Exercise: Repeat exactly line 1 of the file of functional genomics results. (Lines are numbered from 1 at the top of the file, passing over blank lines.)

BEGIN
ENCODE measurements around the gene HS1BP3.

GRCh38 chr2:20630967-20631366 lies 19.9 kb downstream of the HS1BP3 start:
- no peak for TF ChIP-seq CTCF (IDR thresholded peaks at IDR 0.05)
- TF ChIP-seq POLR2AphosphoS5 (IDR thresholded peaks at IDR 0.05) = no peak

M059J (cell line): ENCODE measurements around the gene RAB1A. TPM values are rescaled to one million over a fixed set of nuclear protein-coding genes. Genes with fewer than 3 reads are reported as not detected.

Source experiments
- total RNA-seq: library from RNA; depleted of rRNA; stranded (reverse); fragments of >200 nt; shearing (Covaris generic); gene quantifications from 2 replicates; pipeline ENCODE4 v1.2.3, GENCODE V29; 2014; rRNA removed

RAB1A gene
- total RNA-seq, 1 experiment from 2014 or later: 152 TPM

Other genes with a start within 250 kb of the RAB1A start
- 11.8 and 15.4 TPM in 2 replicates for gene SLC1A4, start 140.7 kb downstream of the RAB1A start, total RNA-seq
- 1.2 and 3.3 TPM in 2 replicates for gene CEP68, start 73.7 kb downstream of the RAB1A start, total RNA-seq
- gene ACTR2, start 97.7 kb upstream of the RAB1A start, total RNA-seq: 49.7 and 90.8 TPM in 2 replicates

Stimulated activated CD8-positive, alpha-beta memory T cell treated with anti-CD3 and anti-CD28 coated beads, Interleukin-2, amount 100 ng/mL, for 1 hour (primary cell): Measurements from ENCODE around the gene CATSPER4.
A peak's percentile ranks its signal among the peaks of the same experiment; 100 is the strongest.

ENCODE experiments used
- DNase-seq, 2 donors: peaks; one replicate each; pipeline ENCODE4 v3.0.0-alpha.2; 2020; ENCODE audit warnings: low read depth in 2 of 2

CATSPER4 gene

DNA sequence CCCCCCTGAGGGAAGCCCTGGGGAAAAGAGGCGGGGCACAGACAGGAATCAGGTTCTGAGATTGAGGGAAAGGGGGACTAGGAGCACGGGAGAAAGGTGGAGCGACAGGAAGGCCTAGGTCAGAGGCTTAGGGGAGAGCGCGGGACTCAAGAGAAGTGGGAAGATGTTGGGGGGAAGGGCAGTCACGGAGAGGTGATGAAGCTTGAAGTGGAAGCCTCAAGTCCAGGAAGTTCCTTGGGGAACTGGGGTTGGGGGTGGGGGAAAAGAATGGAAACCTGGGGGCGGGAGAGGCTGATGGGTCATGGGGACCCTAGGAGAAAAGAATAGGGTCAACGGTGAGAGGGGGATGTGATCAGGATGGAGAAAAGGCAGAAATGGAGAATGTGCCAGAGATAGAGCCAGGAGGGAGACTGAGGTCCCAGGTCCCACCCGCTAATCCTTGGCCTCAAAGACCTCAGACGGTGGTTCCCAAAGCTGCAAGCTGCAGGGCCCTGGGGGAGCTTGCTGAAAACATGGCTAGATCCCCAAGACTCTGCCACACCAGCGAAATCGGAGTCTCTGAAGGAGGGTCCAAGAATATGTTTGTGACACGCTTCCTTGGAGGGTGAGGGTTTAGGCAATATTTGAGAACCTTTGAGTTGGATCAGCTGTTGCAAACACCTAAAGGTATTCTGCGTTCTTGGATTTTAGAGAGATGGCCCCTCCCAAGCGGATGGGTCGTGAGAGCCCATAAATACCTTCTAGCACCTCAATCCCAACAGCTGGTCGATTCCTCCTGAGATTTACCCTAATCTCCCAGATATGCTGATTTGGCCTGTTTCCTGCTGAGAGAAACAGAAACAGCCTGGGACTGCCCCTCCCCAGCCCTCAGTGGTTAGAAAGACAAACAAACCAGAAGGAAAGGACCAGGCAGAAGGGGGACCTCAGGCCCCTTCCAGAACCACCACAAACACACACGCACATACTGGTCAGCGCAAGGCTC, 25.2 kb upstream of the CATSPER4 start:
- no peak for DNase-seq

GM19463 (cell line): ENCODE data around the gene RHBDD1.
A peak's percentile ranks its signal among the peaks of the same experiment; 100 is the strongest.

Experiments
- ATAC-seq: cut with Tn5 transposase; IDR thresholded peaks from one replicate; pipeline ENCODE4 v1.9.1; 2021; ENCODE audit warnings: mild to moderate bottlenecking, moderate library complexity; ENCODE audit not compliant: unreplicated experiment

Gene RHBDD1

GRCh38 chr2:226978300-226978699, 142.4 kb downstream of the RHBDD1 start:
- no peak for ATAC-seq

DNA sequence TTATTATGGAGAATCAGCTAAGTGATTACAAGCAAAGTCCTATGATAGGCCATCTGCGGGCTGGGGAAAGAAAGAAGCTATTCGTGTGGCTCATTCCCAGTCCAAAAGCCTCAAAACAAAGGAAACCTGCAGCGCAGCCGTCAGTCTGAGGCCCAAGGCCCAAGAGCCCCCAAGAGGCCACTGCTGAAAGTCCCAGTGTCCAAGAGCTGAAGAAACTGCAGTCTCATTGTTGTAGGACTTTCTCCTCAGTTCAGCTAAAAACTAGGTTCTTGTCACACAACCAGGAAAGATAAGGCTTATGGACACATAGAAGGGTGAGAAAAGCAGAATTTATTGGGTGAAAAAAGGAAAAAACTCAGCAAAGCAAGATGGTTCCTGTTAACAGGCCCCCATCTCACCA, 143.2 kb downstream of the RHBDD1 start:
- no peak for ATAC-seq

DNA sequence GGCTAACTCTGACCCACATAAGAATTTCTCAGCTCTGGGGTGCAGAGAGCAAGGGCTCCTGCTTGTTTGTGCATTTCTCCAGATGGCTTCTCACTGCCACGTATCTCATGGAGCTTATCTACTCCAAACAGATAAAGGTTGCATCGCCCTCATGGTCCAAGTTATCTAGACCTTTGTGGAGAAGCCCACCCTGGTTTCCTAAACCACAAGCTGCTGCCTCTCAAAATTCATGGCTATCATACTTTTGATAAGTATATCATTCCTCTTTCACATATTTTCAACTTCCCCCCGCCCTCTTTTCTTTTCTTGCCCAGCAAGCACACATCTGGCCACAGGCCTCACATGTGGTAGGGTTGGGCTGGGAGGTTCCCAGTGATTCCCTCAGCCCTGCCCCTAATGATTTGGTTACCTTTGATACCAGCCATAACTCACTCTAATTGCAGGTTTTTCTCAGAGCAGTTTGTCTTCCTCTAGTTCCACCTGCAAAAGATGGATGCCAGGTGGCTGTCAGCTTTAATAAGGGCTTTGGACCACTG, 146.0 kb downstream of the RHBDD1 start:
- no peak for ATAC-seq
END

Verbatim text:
ENCODE measurements around the gene HS1BP3.